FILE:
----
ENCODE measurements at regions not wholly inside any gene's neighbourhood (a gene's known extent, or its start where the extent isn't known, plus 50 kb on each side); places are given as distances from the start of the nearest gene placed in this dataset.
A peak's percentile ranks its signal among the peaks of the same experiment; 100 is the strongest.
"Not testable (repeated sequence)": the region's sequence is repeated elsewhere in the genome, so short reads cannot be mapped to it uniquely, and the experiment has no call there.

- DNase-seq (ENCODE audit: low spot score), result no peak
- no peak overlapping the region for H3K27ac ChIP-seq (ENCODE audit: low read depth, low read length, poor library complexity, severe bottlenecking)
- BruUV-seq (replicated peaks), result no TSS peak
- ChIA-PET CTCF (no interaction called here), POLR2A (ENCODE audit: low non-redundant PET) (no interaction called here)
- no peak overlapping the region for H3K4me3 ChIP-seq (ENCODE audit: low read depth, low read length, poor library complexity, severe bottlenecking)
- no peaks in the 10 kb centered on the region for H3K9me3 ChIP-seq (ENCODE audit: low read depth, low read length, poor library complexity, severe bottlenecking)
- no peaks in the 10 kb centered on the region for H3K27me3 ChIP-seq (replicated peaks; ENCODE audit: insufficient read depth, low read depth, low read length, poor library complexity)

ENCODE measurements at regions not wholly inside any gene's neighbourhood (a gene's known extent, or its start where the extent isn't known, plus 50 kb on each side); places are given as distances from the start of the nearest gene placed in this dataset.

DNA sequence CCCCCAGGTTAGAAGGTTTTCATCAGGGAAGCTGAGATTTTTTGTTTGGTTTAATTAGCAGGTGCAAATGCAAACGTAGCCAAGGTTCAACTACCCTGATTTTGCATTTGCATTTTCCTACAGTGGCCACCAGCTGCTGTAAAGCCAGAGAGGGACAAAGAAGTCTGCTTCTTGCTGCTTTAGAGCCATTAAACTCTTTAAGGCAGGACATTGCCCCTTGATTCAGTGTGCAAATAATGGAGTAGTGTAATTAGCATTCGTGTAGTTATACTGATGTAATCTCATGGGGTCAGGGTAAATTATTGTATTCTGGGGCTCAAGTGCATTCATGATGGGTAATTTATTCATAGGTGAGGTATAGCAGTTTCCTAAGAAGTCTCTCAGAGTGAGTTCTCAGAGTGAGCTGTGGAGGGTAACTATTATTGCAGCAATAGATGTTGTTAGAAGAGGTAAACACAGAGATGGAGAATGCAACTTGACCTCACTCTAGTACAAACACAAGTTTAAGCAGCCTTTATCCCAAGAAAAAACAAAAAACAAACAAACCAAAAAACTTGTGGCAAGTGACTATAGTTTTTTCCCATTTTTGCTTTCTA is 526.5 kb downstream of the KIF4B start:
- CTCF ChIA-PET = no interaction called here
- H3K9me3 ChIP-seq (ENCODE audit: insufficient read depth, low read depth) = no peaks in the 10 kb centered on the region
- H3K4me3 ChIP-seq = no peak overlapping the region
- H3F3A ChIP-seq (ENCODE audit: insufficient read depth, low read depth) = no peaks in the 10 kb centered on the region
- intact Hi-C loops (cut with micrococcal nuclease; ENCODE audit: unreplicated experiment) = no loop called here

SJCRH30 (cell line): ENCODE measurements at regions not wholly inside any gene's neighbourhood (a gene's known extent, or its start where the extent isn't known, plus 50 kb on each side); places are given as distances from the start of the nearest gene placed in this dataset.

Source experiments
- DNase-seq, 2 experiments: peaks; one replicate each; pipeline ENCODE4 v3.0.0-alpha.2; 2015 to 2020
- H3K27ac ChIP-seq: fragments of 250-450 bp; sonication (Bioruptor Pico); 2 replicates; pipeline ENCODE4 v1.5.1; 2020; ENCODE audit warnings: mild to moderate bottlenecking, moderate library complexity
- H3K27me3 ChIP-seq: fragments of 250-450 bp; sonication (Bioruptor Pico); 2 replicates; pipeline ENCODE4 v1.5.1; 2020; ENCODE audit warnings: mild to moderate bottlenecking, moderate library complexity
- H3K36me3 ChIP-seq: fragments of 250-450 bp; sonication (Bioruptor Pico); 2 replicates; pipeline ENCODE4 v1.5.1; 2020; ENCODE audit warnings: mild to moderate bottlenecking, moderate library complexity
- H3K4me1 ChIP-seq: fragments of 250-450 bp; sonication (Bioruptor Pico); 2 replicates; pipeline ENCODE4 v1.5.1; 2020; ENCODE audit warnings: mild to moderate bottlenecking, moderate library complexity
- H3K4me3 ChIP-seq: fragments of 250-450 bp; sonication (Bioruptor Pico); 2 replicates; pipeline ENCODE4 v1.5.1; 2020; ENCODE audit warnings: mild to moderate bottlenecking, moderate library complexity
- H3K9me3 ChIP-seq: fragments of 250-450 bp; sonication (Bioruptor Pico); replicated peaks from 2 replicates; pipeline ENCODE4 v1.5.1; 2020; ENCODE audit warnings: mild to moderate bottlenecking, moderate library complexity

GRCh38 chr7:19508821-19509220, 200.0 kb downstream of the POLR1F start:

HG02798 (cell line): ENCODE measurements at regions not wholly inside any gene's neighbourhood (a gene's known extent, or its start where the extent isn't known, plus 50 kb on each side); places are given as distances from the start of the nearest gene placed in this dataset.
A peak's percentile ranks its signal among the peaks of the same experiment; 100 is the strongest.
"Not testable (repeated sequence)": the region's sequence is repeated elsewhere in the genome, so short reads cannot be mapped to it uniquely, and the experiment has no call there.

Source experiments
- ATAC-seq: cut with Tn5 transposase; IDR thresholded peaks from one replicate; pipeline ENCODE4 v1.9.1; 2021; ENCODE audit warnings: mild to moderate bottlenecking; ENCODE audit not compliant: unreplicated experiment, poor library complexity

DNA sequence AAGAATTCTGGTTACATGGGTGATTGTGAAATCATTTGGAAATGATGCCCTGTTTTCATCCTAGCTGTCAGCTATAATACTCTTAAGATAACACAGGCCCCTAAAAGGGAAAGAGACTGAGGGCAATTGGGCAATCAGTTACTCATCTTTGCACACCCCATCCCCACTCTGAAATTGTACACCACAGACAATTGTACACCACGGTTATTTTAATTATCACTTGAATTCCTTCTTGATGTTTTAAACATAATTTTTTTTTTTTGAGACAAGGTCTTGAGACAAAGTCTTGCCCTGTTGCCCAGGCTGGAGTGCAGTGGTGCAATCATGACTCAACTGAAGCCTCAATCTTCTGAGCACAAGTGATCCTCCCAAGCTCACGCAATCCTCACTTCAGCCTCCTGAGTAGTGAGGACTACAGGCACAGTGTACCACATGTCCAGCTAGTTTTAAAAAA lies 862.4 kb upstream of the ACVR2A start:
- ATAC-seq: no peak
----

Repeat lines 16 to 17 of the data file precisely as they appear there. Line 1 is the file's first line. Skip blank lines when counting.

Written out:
- H3F3A ChIP-seq (ENCODE audit: insufficient read depth, low read depth) = no peaks in the 10 kb centered on the region
- intact Hi-C loops (cut with micrococcal nuclease; ENCODE audit: unreplicated experiment) = no loop called here